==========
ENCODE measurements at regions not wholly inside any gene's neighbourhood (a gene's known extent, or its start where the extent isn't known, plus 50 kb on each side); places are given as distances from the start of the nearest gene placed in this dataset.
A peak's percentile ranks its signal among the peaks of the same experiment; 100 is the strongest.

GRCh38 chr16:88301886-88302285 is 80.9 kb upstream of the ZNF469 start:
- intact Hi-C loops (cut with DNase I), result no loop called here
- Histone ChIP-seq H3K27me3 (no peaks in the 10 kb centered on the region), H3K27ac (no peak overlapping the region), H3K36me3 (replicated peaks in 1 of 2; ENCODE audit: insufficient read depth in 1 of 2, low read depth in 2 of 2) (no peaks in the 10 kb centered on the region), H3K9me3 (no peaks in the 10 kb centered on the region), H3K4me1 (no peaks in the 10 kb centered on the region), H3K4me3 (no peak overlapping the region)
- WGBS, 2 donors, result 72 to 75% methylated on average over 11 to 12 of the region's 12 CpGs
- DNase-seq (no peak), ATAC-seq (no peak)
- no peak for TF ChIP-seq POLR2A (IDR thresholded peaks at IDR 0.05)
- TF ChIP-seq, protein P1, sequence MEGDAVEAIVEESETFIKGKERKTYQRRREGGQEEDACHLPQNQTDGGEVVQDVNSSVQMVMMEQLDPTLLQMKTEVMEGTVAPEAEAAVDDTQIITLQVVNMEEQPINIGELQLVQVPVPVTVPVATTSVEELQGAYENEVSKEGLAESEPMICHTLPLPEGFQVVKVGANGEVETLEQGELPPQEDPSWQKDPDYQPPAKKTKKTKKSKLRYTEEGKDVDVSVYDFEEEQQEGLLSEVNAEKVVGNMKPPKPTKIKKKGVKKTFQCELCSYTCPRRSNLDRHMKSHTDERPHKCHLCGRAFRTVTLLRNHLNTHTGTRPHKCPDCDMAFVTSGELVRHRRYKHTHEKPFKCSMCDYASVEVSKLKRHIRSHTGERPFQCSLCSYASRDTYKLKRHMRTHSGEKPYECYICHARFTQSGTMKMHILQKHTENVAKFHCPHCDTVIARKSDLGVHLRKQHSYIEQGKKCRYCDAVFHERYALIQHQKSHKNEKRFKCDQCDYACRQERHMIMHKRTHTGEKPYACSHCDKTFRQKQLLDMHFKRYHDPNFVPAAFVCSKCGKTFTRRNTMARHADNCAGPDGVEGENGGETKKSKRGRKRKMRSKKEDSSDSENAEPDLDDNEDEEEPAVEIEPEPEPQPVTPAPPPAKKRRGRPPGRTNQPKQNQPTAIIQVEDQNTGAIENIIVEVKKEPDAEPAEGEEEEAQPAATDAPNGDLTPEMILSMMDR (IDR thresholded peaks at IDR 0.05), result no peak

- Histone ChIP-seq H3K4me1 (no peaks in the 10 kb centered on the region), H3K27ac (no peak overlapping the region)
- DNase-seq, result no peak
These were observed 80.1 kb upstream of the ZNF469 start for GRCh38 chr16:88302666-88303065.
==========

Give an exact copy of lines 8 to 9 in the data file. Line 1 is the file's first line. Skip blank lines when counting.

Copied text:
- no peak for TF ChIP-seq POLR2A (IDR thresholded peaks at IDR 0.05)
- TF ChIP-seq, protein P1, sequence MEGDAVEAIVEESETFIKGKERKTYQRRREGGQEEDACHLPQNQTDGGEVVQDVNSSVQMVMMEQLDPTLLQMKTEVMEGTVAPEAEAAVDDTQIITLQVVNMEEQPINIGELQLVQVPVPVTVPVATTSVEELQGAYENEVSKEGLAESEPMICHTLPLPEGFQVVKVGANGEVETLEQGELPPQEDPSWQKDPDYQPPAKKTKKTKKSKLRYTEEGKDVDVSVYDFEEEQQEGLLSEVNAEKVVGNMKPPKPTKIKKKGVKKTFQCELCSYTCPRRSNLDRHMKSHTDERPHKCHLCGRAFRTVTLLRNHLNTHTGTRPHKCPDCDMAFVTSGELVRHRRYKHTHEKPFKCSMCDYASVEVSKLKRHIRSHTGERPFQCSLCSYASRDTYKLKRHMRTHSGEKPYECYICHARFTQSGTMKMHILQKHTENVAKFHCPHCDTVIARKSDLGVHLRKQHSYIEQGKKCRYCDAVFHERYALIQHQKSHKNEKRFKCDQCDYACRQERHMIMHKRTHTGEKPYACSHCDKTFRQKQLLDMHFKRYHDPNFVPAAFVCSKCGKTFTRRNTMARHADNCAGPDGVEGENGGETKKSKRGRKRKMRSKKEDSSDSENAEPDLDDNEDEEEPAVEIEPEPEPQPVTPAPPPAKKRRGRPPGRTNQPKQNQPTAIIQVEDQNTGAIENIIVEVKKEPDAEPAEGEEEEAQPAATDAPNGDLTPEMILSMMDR (IDR thresholded peaks at IDR 0.05), result no peak